Brake pads apply pressure to the brake rotors (discs), creating friction to slow or stop the vehicle. Brake pad material wears down with driving and the pads should be replaced before the friction material is gone.
Brake rotors (discs) are squeezed by the brake pads, causing friction that reduces the speed of the rotors, which slows or stops the vehicle. Brake rotors also dissipate heat produced during braking.
Remanufactured Brake Calipers
On disc brakes, brake calipers retain the brake pads and are mounted over the brake rotors. They create the clamping force used to slow and stop the vehicle.
On vehicles with rear drum brakes, the shoes press against the drum to slow or stop the vehicle. With driving, the brake shoe lining wears down. Brake shoes must be replaced before the friction material is gone.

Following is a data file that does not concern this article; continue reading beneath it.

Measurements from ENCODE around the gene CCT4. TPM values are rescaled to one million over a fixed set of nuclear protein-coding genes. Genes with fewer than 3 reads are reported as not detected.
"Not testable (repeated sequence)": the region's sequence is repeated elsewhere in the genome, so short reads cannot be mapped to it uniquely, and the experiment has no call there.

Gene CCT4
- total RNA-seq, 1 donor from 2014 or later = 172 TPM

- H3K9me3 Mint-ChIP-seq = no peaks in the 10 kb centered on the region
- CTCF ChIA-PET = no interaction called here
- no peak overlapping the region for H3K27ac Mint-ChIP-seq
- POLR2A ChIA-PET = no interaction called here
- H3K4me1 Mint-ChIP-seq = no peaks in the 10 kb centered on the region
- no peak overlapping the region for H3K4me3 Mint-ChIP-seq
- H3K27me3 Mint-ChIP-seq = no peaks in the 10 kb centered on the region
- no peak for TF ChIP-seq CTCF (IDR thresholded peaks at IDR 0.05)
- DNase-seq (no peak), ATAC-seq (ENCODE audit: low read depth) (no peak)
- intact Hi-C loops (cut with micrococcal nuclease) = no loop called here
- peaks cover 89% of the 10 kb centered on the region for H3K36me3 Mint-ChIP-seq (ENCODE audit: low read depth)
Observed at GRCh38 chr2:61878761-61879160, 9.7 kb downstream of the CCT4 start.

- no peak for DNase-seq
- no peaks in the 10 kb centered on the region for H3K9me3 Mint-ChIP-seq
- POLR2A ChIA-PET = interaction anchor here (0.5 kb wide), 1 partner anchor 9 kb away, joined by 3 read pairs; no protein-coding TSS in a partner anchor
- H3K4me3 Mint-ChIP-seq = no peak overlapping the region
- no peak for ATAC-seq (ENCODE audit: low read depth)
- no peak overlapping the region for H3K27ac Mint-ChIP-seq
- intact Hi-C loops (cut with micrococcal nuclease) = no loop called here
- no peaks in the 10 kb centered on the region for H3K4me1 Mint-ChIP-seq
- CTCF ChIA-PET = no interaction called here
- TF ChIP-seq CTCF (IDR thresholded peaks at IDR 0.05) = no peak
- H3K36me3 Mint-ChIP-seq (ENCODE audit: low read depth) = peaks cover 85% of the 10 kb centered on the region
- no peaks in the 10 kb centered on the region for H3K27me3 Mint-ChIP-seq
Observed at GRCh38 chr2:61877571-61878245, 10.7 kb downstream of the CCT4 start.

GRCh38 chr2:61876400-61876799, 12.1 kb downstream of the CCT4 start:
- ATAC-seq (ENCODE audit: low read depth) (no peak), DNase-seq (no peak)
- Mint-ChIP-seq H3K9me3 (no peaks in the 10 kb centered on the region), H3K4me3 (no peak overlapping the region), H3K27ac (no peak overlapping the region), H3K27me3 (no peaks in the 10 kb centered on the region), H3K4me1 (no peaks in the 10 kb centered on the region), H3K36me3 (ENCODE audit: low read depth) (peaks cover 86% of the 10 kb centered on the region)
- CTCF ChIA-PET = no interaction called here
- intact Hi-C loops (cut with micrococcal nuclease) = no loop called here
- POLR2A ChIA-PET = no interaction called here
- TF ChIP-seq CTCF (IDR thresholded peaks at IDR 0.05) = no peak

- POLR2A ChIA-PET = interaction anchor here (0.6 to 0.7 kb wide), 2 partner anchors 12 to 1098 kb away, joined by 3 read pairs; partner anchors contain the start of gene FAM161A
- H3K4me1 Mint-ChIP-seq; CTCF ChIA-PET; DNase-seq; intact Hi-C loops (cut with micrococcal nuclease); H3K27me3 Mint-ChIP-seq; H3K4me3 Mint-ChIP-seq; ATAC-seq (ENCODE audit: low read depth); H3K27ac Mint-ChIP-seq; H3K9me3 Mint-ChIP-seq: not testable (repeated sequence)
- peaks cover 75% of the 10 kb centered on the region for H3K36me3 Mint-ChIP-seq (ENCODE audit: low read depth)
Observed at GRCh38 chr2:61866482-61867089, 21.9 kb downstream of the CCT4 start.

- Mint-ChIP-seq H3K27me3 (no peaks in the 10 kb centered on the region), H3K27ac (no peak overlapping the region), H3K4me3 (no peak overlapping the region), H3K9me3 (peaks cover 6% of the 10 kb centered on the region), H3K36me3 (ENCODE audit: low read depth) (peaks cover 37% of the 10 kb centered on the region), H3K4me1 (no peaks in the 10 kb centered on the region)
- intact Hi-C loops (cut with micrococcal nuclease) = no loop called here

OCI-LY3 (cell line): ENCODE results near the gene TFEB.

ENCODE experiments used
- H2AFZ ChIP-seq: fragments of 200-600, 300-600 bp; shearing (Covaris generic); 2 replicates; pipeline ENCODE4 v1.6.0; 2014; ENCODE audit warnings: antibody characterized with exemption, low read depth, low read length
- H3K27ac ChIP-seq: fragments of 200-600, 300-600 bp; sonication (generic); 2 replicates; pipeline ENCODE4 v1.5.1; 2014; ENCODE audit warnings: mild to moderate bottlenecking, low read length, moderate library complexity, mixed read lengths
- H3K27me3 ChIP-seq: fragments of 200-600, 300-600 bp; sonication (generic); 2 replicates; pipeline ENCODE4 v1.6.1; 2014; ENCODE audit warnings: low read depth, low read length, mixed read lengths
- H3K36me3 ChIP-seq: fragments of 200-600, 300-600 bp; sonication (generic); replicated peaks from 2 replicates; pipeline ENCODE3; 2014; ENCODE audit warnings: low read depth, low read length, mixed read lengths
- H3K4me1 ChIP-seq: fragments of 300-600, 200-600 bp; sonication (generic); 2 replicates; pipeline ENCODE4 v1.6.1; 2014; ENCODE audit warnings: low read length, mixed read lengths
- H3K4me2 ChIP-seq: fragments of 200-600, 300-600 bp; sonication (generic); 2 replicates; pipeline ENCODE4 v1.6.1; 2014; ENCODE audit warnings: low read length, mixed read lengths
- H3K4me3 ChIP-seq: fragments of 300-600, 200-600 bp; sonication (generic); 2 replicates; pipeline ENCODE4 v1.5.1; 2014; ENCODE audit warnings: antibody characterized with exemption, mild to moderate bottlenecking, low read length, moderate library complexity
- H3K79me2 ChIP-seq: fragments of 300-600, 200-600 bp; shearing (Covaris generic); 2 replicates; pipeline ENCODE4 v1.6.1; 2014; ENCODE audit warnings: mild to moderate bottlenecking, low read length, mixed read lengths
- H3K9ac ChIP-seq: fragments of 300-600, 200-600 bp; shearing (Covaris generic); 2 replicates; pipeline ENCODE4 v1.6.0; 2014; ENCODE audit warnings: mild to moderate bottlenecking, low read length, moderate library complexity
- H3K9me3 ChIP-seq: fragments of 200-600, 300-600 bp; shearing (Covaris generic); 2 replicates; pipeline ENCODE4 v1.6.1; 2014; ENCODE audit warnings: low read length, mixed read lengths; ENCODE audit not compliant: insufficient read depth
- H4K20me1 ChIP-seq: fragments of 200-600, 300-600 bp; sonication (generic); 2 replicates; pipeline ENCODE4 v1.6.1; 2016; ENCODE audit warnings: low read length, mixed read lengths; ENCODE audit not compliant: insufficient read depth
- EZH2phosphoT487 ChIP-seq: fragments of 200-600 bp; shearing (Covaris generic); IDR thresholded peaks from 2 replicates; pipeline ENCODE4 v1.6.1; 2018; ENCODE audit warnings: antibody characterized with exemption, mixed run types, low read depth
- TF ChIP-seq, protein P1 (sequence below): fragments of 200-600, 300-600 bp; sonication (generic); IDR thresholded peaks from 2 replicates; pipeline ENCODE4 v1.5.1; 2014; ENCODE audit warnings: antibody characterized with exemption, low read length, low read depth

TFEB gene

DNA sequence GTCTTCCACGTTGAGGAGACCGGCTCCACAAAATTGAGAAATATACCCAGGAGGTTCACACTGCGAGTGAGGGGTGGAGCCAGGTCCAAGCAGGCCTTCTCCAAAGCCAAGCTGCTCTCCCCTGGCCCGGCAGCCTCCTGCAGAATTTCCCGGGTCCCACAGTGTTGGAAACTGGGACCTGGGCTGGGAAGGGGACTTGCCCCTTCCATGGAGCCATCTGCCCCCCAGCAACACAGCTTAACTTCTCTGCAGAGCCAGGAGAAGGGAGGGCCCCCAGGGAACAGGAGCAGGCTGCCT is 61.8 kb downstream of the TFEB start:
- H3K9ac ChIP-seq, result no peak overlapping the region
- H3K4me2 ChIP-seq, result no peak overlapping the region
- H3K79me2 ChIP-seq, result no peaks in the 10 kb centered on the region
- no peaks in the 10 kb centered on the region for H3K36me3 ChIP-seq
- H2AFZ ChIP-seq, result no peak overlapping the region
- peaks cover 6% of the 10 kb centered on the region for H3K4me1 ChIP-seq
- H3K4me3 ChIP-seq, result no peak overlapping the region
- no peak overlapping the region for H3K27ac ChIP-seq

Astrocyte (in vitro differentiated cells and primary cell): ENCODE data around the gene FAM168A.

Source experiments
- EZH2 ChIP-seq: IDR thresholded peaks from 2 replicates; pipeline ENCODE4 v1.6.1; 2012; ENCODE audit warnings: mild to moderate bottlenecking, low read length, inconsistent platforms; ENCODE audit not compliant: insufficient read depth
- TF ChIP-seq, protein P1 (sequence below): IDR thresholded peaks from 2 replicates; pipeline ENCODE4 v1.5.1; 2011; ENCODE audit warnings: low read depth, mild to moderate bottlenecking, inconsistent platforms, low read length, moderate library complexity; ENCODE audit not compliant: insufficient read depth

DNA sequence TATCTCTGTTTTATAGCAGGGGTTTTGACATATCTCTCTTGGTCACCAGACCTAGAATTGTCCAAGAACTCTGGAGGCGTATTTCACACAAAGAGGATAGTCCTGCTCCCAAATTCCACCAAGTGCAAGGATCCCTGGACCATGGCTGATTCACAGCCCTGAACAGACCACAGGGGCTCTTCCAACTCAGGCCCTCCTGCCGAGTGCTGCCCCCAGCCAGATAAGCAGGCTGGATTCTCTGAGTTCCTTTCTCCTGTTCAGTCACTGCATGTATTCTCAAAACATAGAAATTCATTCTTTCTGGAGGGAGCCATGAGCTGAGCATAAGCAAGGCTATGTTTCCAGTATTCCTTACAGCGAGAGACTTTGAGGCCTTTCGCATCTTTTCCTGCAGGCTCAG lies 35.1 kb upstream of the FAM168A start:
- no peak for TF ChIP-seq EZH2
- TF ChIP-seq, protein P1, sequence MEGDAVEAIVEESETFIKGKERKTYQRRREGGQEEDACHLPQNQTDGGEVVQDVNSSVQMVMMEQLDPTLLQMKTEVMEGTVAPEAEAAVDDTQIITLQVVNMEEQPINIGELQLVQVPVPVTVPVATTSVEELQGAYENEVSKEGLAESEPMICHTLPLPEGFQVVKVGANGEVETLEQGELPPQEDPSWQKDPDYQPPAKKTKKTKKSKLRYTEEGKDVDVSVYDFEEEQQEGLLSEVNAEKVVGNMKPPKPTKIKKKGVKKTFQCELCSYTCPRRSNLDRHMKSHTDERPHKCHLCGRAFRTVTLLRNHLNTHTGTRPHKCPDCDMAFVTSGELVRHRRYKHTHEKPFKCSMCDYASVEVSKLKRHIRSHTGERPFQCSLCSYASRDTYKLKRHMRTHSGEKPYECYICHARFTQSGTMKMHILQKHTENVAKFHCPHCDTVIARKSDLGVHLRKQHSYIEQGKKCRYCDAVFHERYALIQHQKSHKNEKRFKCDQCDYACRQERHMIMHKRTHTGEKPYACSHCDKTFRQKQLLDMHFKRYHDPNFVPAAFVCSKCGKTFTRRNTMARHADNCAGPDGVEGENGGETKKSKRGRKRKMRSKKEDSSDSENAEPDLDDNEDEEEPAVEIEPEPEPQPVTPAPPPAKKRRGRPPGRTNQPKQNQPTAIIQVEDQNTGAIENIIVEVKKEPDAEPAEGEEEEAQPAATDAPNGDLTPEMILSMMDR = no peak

Brake shoes press against the inner surface of the brake drums, causing friction that reduces the speed of the drums, which slows or stops the vehicle. Brake drums also dissipate heat produced during braking.
Ignoring brake drum condition may lead to system performance issues, such as reduced stopping ability. Brake drums should be replaced if drum inside diameter is greater than the service limit. Brake drum has conditions that are deemed unrepairable, including scoring, grooves, corrosion, cracks, or contamination.
Taking care of them will help ensure braking performance, reliability, and your vehicle’s optimal braking performance.
Brake lines and hoses transfer brake fluid from the master cylinder to the brake calipers. Although the steel lines and reinforced rubber hoses can withstand high brake system pressure, they can be susceptible to corrosion and damage from road debris, which can eventually lead to fluid leaks.